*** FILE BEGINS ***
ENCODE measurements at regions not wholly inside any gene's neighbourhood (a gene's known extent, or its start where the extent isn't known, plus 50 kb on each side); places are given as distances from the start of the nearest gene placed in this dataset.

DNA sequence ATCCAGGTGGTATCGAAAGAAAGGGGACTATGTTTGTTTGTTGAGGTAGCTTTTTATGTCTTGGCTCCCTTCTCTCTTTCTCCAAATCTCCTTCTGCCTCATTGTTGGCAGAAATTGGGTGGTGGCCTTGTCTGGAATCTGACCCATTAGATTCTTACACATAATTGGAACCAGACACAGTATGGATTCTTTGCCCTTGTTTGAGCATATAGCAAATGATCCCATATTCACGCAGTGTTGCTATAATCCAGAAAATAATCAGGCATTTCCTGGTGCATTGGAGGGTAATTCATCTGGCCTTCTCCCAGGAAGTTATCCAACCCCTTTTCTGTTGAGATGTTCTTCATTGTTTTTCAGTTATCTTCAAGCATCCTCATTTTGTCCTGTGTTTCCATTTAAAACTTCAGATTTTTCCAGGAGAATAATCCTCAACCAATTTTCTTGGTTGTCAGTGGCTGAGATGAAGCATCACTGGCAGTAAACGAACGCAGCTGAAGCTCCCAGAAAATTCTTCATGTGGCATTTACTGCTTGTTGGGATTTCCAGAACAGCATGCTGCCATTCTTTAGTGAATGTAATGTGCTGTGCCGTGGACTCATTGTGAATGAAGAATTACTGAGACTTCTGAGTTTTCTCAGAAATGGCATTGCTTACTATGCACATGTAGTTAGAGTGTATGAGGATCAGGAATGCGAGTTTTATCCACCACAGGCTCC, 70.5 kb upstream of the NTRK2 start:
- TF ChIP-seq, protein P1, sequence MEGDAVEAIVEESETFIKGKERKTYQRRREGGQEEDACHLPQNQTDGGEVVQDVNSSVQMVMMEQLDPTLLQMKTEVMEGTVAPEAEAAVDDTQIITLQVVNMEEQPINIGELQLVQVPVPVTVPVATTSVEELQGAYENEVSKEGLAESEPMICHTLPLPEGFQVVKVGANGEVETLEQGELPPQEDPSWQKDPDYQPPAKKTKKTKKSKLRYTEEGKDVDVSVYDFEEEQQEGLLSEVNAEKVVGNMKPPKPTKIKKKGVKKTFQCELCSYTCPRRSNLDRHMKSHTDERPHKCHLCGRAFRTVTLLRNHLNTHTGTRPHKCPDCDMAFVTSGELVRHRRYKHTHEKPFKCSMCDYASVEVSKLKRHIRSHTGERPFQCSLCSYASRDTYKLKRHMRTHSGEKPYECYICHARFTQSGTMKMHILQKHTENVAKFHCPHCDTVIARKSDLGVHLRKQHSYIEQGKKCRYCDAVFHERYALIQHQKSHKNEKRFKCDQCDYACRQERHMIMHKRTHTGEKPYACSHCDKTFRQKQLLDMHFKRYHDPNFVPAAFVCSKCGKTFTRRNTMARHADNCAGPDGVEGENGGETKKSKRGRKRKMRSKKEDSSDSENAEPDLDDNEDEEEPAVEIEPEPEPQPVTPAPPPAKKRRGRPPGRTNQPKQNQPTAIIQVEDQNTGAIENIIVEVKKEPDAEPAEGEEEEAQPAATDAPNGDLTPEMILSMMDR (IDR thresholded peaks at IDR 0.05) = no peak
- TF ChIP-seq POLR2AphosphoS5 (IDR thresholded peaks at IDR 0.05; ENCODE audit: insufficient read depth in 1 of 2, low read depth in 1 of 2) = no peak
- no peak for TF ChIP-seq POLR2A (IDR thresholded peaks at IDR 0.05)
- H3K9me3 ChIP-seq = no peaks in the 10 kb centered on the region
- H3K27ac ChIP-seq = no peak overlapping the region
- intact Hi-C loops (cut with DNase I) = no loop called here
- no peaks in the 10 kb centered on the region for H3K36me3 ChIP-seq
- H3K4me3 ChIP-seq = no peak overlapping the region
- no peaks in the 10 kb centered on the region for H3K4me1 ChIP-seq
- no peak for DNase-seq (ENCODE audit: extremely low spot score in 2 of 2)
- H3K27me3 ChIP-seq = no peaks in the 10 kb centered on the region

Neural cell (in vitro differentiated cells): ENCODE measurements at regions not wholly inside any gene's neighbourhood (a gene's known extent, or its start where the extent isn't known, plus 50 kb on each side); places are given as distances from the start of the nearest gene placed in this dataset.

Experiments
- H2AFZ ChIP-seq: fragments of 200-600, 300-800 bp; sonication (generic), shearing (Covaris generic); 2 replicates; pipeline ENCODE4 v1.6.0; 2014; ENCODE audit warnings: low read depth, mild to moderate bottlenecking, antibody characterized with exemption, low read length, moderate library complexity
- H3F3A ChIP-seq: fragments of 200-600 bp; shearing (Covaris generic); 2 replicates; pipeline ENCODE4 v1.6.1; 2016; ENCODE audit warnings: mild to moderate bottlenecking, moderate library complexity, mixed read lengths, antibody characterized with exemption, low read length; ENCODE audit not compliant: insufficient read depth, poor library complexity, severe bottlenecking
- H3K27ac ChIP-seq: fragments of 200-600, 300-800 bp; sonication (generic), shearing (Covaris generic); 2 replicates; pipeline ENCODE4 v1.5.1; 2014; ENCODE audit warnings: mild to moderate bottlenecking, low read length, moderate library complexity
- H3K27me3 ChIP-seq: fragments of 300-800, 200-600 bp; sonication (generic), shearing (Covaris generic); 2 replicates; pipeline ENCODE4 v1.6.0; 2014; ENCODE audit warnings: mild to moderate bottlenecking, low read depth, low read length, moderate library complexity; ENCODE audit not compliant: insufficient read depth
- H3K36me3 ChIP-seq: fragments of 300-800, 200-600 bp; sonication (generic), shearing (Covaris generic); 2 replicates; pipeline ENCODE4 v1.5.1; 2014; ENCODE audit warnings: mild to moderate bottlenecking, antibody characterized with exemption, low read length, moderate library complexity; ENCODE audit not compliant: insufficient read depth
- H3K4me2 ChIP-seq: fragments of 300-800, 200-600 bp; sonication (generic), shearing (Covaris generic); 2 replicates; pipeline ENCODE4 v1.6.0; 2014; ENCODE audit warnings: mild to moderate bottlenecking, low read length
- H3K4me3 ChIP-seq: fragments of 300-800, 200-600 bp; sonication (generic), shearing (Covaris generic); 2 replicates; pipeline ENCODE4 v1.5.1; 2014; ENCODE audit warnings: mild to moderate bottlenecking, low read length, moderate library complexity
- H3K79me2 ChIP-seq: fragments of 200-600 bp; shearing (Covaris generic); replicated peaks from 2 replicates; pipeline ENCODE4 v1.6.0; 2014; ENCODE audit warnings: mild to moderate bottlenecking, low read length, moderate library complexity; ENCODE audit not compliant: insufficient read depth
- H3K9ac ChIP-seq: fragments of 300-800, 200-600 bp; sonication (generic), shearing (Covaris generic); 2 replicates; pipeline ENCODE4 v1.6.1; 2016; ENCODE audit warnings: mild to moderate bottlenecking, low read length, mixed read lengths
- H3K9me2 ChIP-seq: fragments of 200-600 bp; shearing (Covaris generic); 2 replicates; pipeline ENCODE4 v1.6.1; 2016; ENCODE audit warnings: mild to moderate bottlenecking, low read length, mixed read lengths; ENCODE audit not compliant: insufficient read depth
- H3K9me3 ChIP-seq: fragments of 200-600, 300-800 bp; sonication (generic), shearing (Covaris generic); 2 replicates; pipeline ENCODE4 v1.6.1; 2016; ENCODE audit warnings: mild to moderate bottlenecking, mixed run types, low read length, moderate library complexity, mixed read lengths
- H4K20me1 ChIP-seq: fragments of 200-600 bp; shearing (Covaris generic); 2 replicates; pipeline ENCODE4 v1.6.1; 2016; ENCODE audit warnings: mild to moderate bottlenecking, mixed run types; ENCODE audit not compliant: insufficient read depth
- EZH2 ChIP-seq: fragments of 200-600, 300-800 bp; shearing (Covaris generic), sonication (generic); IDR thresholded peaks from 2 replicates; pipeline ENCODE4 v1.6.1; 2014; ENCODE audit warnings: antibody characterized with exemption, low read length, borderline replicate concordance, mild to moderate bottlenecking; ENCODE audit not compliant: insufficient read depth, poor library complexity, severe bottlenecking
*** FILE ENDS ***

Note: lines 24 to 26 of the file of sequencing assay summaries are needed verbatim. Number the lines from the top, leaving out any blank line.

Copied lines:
- H3K9ac ChIP-seq: fragments of 300-800, 200-600 bp; sonication (generic), shearing (Covaris generic); 2 replicates; pipeline ENCODE4 v1.6.1; 2016; ENCODE audit warnings: mild to moderate bottlenecking, low read length, mixed read lengths
- H3K9me2 ChIP-seq: fragments of 200-600 bp; shearing (Covaris generic); 2 replicates; pipeline ENCODE4 v1.6.1; 2016; ENCODE audit warnings: mild to moderate bottlenecking, low read length, mixed read lengths; ENCODE audit not compliant: insufficient read depth
- H3K9me3 ChIP-seq: fragments of 200-600, 300-800 bp; sonication (generic), shearing (Covaris generic); 2 replicates; pipeline ENCODE4 v1.6.1; 2016; ENCODE audit warnings: mild to moderate bottlenecking, mixed run types, low read length, moderate library complexity, mixed read lengths